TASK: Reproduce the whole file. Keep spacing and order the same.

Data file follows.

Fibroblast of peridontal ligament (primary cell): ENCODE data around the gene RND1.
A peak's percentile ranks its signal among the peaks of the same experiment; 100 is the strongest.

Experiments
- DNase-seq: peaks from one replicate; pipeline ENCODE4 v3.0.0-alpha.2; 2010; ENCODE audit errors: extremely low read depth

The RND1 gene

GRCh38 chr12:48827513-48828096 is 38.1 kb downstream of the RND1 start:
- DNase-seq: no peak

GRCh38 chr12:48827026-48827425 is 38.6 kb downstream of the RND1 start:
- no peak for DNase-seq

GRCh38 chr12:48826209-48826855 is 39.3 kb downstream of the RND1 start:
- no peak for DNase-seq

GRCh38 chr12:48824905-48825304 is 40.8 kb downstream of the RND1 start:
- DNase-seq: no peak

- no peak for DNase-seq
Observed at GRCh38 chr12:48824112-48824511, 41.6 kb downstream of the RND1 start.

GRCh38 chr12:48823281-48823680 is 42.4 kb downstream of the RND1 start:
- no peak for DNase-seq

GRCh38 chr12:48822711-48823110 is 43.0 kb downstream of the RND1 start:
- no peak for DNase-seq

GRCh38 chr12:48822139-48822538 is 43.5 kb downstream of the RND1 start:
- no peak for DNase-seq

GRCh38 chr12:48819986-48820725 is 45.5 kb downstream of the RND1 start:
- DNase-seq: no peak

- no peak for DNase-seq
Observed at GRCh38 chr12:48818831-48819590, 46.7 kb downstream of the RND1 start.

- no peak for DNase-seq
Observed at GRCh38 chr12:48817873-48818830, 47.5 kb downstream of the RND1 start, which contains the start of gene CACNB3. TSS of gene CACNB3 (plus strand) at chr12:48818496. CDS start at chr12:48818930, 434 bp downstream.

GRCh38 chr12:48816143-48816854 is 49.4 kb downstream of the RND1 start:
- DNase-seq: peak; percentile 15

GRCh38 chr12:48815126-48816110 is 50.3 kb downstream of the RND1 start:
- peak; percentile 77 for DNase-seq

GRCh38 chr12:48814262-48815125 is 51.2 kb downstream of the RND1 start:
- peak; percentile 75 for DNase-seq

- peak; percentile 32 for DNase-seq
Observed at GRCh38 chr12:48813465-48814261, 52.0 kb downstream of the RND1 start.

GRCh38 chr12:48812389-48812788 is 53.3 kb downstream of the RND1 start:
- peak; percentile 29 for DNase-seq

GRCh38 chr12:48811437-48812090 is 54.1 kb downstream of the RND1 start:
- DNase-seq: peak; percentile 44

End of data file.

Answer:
Fibroblast of peridontal ligament (primary cell): ENCODE data around the gene RND1.
A peak's percentile ranks its signal among the peaks of the same experiment; 100 is the strongest.

Experiments
- DNase-seq: peaks from one replicate; pipeline ENCODE4 v3.0.0-alpha.2; 2010; ENCODE audit errors: extremely low read depth

The RND1 gene

GRCh38 chr12:48827513-48828096 is 38.1 kb downstream of the RND1 start:
- DNase-seq: no peak

GRCh38 chr12:48827026-48827425 is 38.6 kb downstream of the RND1 start:
- no peak for DNase-seq

GRCh38 chr12:48826209-48826855 is 39.3 kb downstream of the RND1 start:
- no peak for DNase-seq

GRCh38 chr12:48824905-48825304 is 40.8 kb downstream of the RND1 start:
- DNase-seq: no peak

- no peak for DNase-seq
Observed at GRCh38 chr12:48824112-48824511, 41.6 kb downstream of the RND1 start.

GRCh38 chr12:48823281-48823680 is 42.4 kb downstream of the RND1 start:
- no peak for DNase-seq

GRCh38 chr12:48822711-48823110 is 43.0 kb downstream of the RND1 start:
- no peak for DNase-seq

GRCh38 chr12:48822139-48822538 is 43.5 kb downstream of the RND1 start:
- no peak for DNase-seq

GRCh38 chr12:48819986-48820725 is 45.5 kb downstream of the RND1 start:
- DNase-seq: no peak

- no peak for DNase-seq
Observed at GRCh38 chr12:48818831-48819590, 46.7 kb downstream of the RND1 start.

- no peak for DNase-seq
Observed at GRCh38 chr12:48817873-48818830, 47.5 kb downstream of the RND1 start, which contains the start of gene CACNB3. TSS of gene CACNB3 (plus strand) at chr12:48818496. CDS start at chr12:48818930, 434 bp downstream.

GRCh38 chr12:48816143-48816854 is 49.4 kb downstream of the RND1 start:
- DNase-seq: peak; percentile 15

GRCh38 chr12:48815126-48816110 is 50.3 kb downstream of the RND1 start:
- peak; percentile 77 for DNase-seq

GRCh38 chr12:48814262-48815125 is 51.2 kb downstream of the RND1 start:
- peak; percentile 75 for DNase-seq

- peak; percentile 32 for DNase-seq
Observed at GRCh38 chr12:48813465-48814261, 52.0 kb downstream of the RND1 start.

GRCh38 chr12:48812389-48812788 is 53.3 kb downstream of the RND1 start:
- peak; percentile 29 for DNase-seq

GRCh38 chr12:48811437-48812090 is 54.1 kb downstream of the RND1 start:
- DNase-seq: peak; percentile 44